Stathis Papaioannou wrote:
> Peter Jones writes:
>
> > > > > But the important point is that the temporal sequence does not itself 
> > > > > make a difference
> > > > > to subjective experience.
> > > >
> > > > We don't actually know that it is possible that
> > > > there might be some flicker effect.
> > >
> > > Not necessarily. I'm suggesting that the actual physical events are 
> > > *exactly* the same,
> > > just their order is different. If the world were created 5 minutes ago, 
> > > complete with
> > > fossils, ruins, false memories etc., you could not be aware of this on 
> > > the basis of any
> > > observation - by definition, otherwise the illusion would not be perfect. 
> > > This is of course
> > > no reason to believe that the world was created 5 minutes ago; but it 
> > > does mean that
> > > the absence of a sensation of having just flickered into existence is no 
> > > evidence *against*
> > > this theory.
> >
> > My original point stands. There is no evidence *for* the theory. If
> > the present
> > state is determined by more than a 0-width time slice preceding it,
> > then
> > a physical process cannot be arbitrarily sliced up.
>
> Your original point was that the continuous flow of consciousness is evidence 
> against a block
> universe. It is not, whether the time slices are of finite or infinitesimal 
> duration.

It is, because however you slice a dynamic sequence, you don't
remove the dynamism. You just get lots of little dynamic slices.

>I'm not sure
> what you mean by the last sentence either: are you suggesting that time is 
> quantised rather
> than continuous, and if so how is that evidence against a block universe?

No, I am suggesting that 0-width slices don't contain
enough information to predict future states in physics.

> > Computationalism does not help, because computationalism requries
> > counterfactuals.
>
> I don't see why it does, or why it makes any difference to the present 
> question if it does.


Computer programmes contain conditional (if-then) statements. A given
run of
the programme will in genreal not explore every branch. yet the
unexplored
branches are part of the programme. A branch of an if-then statement
that is
not executed on a particular run of a programme will constitute a
counterfactual,
a situation that could have happened but didn't. Without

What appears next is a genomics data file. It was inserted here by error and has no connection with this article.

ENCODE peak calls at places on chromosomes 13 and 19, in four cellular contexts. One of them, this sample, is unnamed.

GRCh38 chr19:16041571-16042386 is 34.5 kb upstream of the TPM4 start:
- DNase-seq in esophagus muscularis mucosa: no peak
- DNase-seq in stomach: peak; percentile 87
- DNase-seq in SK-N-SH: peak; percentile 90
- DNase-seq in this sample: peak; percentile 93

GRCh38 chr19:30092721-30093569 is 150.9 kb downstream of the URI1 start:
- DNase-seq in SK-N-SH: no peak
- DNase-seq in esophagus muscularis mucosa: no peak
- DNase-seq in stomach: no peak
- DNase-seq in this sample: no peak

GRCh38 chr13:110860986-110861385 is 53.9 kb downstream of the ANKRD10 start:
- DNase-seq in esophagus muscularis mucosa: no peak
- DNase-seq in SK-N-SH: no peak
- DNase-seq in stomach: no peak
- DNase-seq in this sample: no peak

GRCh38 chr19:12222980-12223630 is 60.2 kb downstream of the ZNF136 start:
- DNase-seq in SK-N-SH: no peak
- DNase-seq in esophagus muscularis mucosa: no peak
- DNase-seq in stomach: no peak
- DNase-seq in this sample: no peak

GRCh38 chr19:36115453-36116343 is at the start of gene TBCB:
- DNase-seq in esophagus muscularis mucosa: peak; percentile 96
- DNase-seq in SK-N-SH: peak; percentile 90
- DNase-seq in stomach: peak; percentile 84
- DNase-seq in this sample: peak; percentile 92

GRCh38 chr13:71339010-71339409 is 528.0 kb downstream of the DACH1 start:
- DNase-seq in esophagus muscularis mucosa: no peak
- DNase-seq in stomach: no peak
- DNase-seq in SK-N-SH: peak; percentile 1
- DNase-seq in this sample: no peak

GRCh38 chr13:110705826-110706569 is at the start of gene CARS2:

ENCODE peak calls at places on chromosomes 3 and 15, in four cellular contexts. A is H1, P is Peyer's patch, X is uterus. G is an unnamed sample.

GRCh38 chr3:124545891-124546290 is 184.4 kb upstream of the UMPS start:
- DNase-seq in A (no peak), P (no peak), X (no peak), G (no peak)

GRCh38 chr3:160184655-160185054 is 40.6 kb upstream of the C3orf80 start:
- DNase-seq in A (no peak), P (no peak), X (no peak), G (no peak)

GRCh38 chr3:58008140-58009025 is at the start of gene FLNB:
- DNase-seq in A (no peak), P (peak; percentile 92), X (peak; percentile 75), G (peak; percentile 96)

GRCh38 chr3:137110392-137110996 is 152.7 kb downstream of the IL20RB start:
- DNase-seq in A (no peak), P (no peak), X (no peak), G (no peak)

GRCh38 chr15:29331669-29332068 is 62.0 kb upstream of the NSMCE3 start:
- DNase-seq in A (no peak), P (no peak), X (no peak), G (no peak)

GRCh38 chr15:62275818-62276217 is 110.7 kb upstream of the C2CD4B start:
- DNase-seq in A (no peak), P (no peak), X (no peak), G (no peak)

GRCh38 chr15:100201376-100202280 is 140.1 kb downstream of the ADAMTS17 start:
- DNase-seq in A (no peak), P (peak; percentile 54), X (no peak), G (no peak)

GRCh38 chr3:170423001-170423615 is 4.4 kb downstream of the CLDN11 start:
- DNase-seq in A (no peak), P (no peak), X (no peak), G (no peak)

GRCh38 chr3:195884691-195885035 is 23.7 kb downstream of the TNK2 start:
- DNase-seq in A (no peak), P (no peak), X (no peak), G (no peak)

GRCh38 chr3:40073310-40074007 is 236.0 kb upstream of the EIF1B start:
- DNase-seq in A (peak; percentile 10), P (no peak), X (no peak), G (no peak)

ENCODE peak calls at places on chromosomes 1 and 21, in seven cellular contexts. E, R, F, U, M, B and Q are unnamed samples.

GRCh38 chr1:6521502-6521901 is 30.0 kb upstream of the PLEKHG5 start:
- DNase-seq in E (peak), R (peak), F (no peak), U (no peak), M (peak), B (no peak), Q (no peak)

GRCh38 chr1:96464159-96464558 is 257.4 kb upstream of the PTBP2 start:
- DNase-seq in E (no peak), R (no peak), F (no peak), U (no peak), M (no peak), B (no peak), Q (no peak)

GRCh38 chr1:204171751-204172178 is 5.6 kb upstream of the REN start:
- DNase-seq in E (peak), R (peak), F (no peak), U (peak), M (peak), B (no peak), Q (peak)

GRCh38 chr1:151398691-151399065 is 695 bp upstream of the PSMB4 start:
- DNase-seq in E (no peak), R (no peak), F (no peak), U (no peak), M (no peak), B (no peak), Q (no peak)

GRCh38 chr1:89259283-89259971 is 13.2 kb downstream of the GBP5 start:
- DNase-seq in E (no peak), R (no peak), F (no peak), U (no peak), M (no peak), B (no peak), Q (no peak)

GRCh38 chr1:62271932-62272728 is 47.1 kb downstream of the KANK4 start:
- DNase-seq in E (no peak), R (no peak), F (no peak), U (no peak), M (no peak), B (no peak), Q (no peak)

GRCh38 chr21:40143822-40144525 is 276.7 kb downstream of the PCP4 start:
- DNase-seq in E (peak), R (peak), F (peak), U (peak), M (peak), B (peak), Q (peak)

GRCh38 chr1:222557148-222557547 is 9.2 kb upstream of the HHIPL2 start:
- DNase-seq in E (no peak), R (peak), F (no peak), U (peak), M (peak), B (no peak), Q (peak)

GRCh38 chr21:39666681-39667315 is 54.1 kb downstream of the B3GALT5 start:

counterfactuals you
cannot tell which programme (algorithm) a process is implementing
because
two algorithms could be have the same execution path but different
unexecuted branches.

> > > > > Would you say that it is in theory possible for the subjective
> > > > > passage of time to be as we know it if the blocks were not 
> > > > > infinitesimal, but lasted for
> > > > > a second, so that the whole ensemble of blocks lasted for a second?
> > > >
> > > > There is still duration within blocks
> > >
> > > Yes, and...
> > >
> > > > >  Then what if you
> > > > > make the blocks shorter in duration and larger in number, 
> > > > > progressively down to
> > > > > infinitely many blocks of infinitesimal duration: is there room for 
> > > > > dynamism in an
> > > > > infenitesimal interval?
> > > >
> > > > There are such things as infintiessimal velocities...
> > >
> > > So if there is room for movement in infinitesimal intervals (or through 
> > > combination of
> > > infinitesimal intervals) in a linear theory of time, why not with a block 
> > > universe?
> >
> > A block universe with movement is just as dynamic universe
> > (specifically,
> > a growing universe).
>
> The effect of movement would be the same in a block universe as in a linear 
> universe. If time
> is discrete then in a linear universe movement is the result of a series of 
> static frames of finite
> duration, like the frames in a film.

Finitism doesn't imply stasis. New frames could be popping into
existence
dynamically.

> If time is continuous then in a linear universe movement is the
> result of a series of static frames of infinitesimal duration.

Likewise.

> There is no room for movement within
> a frame in either case -

There is room within an infinitessimal frame. dx/dt is not necessarily
zero.

> that is what defines it as a frame - but the series of frames creates the
> effect of movement.
>
> Stathis Papaioannou
>
> _________________________________________________________________
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> ht


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